September 23, 2014
We call those ribbons of concrete like LBJ, I-30 and US 75 ‘freeways’, but, as my children know, nothing is free. Nothing.
Until the Dallas-Fort Worth Turnpike opened in 1957, all public highways constructed by the State of Texas were freeways. At a quarter a pop, that first toll road was paid for in 20 years and today is that segment of Interstate Highway 30 that unites the Metroplex. In my own small way, I helped pay off that toll road, one quarter at at time.
The North Dallas Tollway was also only 25 cents from LBJ to downtown Dallas, but no more.
The people of Texas clamor for more roads and cry out against a higher gasoline tax. As my former pastor used to axiomatically say, “Sometimes you get what you want, then don’t want what you get.” By golly, you got the new roads you wanted, but now you don’t want to pay the tolls. Axiom applies.
Let’s be very clear about toll roads in Texas. They are not the product of clandestine foreign billionaires intent on sucking the life out of your bank account. Toll road construction and planning undergo the same environmental and engineering studies TxDOT uses for all public highways. Planning doesn’t happen overnight, so the only folks surprised by their construction are the people who don’t pay attention to the goings on of government.
Full disclaimer: I love the PGBT, and those wonderful toll roads that allow me to wholly bypass Austin non-stop at 80 MPH. I’ve used just about all the toll roads in Houston. I must confess: I don’t have to use any of them. Not one. Public highways can get me everywhere I go.
Do I advocate for toll roads? Absolutely not! I want freeways as much as anyone. But, for a businessman like me, time is money. Time wasted in heavy traffic means loss of business for my company, Rockwall Controls Company, Inc. Our present toll roads are costly, but sitting in LBJ or I-30 traffic is more so.
Back to building freeways.
Our Texas gasoline tax hasn’t increased since 1993 while Ann Richards was governor. Since that time, voters have demanded “no more gas tax” and our Texas legislators have complied. One lawmaker who openly admitted we need to increase the state fuel tax per gallon is Texas State Senator Bob Deuell, MD and I then and now agree with him.
Two other factors you must understand are (1) inflation and (2) CAFE (Corporate Average Fuel Economy) standards. The first factor means your dollars are worth less; the second means you are buying far less gasoline. Bottom line: fuel tax revenues haven’t maintained pace with necessary outlays for essential transportation infrastructure. Hence, the toll roads. You got what you wanted – new highways – and now you don’t want what you got – costly tolls.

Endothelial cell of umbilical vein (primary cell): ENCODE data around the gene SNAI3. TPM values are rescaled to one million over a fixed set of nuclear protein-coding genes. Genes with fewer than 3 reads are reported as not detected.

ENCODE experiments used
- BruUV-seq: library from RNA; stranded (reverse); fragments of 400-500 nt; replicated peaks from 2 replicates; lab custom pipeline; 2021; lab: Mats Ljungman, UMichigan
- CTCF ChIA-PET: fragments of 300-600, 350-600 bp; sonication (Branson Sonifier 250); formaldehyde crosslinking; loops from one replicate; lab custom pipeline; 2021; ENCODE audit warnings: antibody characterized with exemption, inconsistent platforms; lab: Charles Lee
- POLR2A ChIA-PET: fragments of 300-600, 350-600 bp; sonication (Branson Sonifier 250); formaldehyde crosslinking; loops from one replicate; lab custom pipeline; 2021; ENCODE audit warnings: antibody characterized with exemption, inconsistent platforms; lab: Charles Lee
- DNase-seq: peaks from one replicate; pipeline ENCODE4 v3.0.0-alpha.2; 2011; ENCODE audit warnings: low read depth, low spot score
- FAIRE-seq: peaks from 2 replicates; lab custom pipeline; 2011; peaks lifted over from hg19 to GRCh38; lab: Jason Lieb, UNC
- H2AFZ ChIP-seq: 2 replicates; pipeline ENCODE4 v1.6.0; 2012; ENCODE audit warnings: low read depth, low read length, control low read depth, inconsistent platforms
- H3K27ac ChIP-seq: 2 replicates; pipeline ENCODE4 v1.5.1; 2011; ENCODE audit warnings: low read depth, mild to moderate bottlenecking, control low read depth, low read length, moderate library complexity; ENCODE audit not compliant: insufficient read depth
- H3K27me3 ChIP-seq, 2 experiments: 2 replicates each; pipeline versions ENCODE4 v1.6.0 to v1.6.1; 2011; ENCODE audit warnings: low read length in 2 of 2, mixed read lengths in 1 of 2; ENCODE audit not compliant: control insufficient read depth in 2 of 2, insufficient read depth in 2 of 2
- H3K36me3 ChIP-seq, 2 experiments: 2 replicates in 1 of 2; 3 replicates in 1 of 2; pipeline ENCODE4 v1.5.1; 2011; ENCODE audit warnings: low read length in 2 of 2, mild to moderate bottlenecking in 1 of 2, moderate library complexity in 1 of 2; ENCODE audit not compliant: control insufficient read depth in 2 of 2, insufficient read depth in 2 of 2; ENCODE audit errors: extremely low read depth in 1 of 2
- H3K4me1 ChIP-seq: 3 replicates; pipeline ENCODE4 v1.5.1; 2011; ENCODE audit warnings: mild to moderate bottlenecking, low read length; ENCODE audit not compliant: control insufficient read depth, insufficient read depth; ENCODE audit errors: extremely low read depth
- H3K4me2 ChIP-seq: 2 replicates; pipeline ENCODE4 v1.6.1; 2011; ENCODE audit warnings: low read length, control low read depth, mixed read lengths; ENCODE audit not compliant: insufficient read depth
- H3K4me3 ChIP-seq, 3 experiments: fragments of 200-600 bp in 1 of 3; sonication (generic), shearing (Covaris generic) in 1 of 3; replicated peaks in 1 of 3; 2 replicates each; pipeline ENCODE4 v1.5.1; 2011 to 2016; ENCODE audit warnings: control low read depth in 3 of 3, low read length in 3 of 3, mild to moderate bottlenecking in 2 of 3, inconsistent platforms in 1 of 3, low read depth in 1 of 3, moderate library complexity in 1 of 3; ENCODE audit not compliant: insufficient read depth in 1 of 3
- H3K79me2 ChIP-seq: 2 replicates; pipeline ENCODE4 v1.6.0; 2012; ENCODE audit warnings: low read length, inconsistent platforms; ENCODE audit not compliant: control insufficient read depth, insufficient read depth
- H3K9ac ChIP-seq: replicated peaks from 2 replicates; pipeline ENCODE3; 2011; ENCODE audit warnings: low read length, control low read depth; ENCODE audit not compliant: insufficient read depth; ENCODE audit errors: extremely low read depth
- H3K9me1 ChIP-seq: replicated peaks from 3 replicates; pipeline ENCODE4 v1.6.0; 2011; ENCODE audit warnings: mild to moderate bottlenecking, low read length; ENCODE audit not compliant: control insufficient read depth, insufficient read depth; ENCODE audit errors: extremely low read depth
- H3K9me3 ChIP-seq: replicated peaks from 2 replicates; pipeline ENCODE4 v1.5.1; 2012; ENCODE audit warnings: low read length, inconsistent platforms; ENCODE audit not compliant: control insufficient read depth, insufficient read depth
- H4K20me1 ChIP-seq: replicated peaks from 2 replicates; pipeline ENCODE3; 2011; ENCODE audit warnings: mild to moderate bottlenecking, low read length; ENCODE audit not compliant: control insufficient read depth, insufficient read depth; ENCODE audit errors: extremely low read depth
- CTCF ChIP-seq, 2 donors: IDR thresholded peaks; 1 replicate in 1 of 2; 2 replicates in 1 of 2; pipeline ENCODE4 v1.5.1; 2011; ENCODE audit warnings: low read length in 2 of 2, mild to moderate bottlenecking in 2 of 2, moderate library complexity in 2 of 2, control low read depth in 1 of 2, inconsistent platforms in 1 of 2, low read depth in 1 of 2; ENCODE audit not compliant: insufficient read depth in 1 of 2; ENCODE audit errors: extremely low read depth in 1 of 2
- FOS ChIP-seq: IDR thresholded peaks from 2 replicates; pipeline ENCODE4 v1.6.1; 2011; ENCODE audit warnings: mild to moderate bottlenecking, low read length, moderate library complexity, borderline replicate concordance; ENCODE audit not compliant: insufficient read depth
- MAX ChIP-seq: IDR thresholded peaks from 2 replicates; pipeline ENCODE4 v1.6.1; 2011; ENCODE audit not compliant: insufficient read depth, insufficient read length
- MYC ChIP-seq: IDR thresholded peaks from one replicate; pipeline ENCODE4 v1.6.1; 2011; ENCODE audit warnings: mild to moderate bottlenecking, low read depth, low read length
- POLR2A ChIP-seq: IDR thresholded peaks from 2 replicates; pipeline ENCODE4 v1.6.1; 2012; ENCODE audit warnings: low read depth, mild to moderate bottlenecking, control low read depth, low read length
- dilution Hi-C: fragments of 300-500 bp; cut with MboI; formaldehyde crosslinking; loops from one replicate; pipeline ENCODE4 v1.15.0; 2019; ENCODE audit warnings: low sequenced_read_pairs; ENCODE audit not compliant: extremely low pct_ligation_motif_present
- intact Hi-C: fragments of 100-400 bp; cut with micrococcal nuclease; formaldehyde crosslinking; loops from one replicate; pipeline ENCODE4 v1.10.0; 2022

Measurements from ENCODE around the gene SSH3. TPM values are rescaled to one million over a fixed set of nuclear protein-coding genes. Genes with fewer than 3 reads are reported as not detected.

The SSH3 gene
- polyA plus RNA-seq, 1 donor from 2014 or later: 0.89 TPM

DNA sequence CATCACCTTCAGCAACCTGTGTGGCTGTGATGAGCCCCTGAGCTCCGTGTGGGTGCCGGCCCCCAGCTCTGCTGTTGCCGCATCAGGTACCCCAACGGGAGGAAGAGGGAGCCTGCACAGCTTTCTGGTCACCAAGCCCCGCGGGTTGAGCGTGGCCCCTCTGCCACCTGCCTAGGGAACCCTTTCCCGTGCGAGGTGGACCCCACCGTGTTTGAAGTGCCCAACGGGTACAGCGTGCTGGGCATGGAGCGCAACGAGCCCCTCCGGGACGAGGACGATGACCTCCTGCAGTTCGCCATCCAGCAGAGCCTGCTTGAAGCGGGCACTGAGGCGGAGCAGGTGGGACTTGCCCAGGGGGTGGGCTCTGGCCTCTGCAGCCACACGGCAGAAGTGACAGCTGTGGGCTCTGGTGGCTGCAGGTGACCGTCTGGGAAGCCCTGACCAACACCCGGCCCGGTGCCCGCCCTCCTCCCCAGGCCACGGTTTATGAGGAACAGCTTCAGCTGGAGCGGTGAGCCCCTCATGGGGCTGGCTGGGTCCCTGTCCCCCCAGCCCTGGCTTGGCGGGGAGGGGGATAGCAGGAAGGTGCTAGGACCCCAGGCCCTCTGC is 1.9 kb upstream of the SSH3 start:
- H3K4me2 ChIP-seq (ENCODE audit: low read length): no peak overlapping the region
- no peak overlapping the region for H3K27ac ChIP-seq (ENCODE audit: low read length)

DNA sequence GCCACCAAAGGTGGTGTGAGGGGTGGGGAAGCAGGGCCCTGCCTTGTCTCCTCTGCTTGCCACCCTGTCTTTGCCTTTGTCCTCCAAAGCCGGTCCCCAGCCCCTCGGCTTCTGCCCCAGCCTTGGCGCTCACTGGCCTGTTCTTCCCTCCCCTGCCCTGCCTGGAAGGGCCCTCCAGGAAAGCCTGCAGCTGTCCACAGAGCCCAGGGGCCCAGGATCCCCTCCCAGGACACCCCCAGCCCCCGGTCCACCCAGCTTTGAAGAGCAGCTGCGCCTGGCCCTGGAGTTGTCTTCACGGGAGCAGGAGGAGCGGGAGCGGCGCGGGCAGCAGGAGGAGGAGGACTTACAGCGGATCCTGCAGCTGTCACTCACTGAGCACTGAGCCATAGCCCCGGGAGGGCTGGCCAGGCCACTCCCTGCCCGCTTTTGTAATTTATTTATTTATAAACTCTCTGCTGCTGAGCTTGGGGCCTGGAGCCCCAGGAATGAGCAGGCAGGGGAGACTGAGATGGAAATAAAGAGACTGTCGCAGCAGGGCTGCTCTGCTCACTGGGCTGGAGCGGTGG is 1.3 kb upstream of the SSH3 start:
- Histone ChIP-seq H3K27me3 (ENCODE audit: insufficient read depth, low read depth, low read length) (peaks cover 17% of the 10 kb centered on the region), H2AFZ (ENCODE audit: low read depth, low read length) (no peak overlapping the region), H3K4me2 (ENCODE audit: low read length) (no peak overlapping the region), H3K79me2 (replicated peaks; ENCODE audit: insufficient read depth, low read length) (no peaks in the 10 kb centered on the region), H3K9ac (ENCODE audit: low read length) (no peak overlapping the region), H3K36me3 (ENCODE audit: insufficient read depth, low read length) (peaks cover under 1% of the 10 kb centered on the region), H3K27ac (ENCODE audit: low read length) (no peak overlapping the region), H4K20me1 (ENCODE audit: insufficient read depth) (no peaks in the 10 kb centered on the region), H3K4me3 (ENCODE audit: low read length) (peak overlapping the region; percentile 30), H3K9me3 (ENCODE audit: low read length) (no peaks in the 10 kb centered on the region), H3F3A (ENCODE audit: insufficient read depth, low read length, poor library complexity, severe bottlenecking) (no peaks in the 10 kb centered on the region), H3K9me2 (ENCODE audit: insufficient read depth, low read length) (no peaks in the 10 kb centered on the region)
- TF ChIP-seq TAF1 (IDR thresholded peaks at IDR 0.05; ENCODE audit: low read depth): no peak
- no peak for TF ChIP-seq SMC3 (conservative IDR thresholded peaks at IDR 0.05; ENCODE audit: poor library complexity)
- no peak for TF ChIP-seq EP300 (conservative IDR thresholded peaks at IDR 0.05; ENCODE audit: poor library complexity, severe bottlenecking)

At the Blackland Corridor meeting last night, citizens expressed anger at the NCTCOG and the toll road company. If you want to find someone to blame, just look in a mirror. That’s right. As Pogo would say, “we is met the enemy and he is us.”
No one left that meeting last night with any doubt whatsoever: our people do not want any more toll roads. I agree. In fact, Rockwall Mayor David Sweet, Mayor Pro Tem Jim Pruitt, Council Members David White, Bennie Daniels and Dennis Lewis were present to stand behind a unanimous decision of Council to oppose toll road construction. Mayor and Mayor Pro Tem spoke publicly.
We have one small, very limited resource to help us with regional transportation and it comes to us on the November ballot as Proposition 1, upon with voter approval, a small portion of our Economic Stabilization Fund (aka Rainy Day Fund) will become available for highway construction.
100% of every dollar in the state treasury started from its home in our collective pocketbooks and purses.
We learned last night our North Texas population will grow to 10.5 million by year 2035. I quote: “More people will move to Collin County than live in Collin County now.”
NCTCOG pulls out all the stops in planning for our local transportation needs. I appreciate road planning. I don’t want DART in Rockwall County for a variety of reasons, chiefly because it would deprive us of funds for our Rockwall Economic Development Corporation that draws major businesses here, leaving us less dependent on our big neighbor to the west.
Planning for bicycle routes and footpaths is tantamount to governmental poppycock. Really? Someone would plan for me to ride a bicycle to DFW airport? Get real, people. Let’s leave planning for bicycle routes and pedestrian walkways to city governments where they belong.
In this last election Dr. Deuell’s opponent opposed Proposition 1 and he opposed raising the fuel tax. Denying either is implied consent for toll road construction. After what he heard last night, what will be his position on these matters if elected this fall?